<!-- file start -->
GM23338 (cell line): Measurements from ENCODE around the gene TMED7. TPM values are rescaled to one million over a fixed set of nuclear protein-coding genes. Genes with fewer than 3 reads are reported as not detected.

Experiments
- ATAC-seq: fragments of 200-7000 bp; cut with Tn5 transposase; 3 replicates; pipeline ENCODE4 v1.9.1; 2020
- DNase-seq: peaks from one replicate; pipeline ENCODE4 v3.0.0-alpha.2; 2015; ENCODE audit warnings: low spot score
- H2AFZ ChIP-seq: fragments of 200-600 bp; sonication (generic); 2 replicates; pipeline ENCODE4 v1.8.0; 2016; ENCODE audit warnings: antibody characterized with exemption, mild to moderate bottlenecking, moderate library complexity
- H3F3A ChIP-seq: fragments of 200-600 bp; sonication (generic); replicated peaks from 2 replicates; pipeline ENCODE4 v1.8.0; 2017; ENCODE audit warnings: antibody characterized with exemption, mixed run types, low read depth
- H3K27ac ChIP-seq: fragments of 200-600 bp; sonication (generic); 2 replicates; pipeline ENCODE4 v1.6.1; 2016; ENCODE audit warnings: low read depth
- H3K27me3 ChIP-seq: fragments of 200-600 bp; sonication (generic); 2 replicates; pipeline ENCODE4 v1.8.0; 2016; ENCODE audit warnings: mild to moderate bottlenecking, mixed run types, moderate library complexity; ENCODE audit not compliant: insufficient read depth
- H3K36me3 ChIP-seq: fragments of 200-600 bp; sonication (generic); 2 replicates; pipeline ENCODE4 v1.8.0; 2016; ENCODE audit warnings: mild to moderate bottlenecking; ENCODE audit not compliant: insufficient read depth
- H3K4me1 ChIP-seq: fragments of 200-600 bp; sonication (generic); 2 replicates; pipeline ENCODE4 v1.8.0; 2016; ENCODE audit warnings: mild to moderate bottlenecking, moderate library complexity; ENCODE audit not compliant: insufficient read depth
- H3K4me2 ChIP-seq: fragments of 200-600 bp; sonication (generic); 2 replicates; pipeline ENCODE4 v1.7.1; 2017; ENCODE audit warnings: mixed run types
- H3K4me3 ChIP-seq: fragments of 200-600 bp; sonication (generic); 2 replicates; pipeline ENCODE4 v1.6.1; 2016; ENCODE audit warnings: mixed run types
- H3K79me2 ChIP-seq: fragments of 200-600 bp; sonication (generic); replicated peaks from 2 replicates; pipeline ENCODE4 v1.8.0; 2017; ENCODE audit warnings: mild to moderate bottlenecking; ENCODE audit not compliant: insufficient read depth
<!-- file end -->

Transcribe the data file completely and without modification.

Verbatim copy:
GM23338 (cell line): Measurements from ENCODE around the gene TMED7. TPM values are rescaled to one million over a fixed set of nuclear protein-coding genes. Genes with fewer than 3 reads are reported as not detected.

Experiments
- ATAC-seq: fragments of 200-7000 bp; cut with Tn5 transposase; 3 replicates; pipeline ENCODE4 v1.9.1; 2020
- DNase-seq: peaks from one replicate; pipeline ENCODE4 v3.0.0-alpha.2; 2015; ENCODE audit warnings: low spot score
- H2AFZ ChIP-seq: fragments of 200-600 bp; sonication (generic); 2 replicates; pipeline ENCODE4 v1.8.0; 2016; ENCODE audit warnings: antibody characterized with exemption, mild to moderate bottlenecking, moderate library complexity
- H3F3A ChIP-seq: fragments of 200-600 bp; sonication (generic); replicated peaks from 2 replicates; pipeline ENCODE4 v1.8.0; 2017; ENCODE audit warnings: antibody characterized with exemption, mixed run types, low read depth
- H3K27ac ChIP-seq: fragments of 200-600 bp; sonication (generic); 2 replicates; pipeline ENCODE4 v1.6.1; 2016; ENCODE audit warnings: low read depth
- H3K27me3 ChIP-seq: fragments of 200-600 bp; sonication (generic); 2 replicates; pipeline ENCODE4 v1.8.0; 2016; ENCODE audit warnings: mild to moderate bottlenecking, mixed run types, moderate library complexity; ENCODE audit not compliant: insufficient read depth
- H3K36me3 ChIP-seq: fragments of 200-600 bp; sonication (generic); 2 replicates; pipeline ENCODE4 v1.8.0; 2016; ENCODE audit warnings: mild to moderate bottlenecking; ENCODE audit not compliant: insufficient read depth
- H3K4me1 ChIP-seq: fragments of 200-600 bp; sonication (generic); 2 replicates; pipeline ENCODE4 v1.8.0; 2016; ENCODE audit warnings: mild to moderate bottlenecking, moderate library complexity; ENCODE audit not compliant: insufficient read depth
- H3K4me2 ChIP-seq: fragments of 200-600 bp; sonication (generic); 2 replicates; pipeline ENCODE4 v1.7.1; 2017; ENCODE audit warnings: mixed run types
- H3K4me3 ChIP-seq: fragments of 200-600 bp; sonication (generic); 2 replicates; pipeline ENCODE4 v1.6.1; 2016; ENCODE audit warnings: mixed run types
- H3K79me2 ChIP-seq: fragments of 200-600 bp; sonication (generic); replicated peaks from 2 replicates; pipeline ENCODE4 v1.8.0; 2017; ENCODE audit warnings: mild to moderate bottlenecking; ENCODE audit not compliant: insufficient read depth